I’d have more time to enjoy life if I didn’t feel compelled to correct gross economic errors in places like the New York Times. I try to give it a day, but if someone else like Dean Baker doesn’t stomp on it first I have to do my bit.
Today’s absurdities can be found in an article about the EU’s push to measure the underground economy—stuff like prostitution and drugs—to improve their estimates of the region’s GDP. (They’re also switching to a reclassification of R&D expenditures, something the US has already done.) Actually, in many of their national economies large swaths of the vice trade are fully legal, tastefully zoned, and not underground at all.
Anyway, gross error number one is the claim that, by doing a better job of measuring commercial sex and drugs, statistical agencies will give the impression that economic growth has improved—that this is even their motivation. No, no, no! It’s not like that at all! There will be a footnote in the GDP tables explaining that coverage changed between one quarter and the next. In fact, they’ll put out two tables side by side, one with the change, the other without. That will continue for a year or two, even longer if they can’t put together a methodology to extend the new computation back in time. Sure, some rubes will try to compare numbers from one table to another, not bothering to read the small print, but econoblogging guard dogs like me will give them hell for it.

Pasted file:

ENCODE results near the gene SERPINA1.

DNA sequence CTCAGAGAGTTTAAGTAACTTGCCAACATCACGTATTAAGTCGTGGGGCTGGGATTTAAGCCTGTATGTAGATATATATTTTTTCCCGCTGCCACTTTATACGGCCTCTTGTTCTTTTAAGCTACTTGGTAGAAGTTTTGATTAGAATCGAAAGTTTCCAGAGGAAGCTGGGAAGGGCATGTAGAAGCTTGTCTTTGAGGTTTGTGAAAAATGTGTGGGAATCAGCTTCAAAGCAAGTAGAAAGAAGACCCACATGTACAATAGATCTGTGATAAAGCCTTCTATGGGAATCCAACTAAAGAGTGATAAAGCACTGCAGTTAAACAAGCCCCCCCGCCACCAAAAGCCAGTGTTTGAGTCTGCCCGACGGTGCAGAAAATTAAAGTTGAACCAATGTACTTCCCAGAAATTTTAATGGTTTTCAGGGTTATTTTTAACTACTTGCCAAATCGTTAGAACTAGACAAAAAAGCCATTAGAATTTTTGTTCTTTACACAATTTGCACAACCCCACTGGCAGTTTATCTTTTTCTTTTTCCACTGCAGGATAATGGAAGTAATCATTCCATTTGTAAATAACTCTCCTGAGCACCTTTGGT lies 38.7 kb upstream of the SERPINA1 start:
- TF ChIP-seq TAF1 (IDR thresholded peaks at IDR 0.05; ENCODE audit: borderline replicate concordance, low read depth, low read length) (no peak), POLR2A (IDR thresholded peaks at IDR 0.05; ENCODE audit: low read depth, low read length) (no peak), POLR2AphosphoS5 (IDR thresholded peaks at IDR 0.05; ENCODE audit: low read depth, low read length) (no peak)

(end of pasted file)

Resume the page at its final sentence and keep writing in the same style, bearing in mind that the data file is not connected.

In fact, I’ll give the New York Times hell for it if they print an article a year or two from now saying that EU GDP shot up, when it was just a change in the methodology.
Then the second blooper is the discussion in the latter part of the article about whether including sex and drugs (without rock ‘n roll, a travesty) will make GDP a worse measure of well-being. Huh? GDP is not a measure of well-being. No one—no one!—in the statistical agencies goes through the expenditures item by item and screens them for whether they make the world a better place or not. I mean, nuclear weapons are included in GDP. (They’re entered at cost. The demand price would be much higher—ask international terrorists or James Bond villains.) GDP is about how much money is flowing through the economy to produce and purchase goods and services. That’s something you might want to take into account if you’re looking at the broader picture of how a country is doing, but mainly for a sense of whether the macroeconomy is on track. Every introductory textbook, even the bad ones (i.e. not mine), say this.
Sorry for the rant, but now the world is back in balance. The New York Times has disseminated BS and I’ve complained about it. Life remains normal.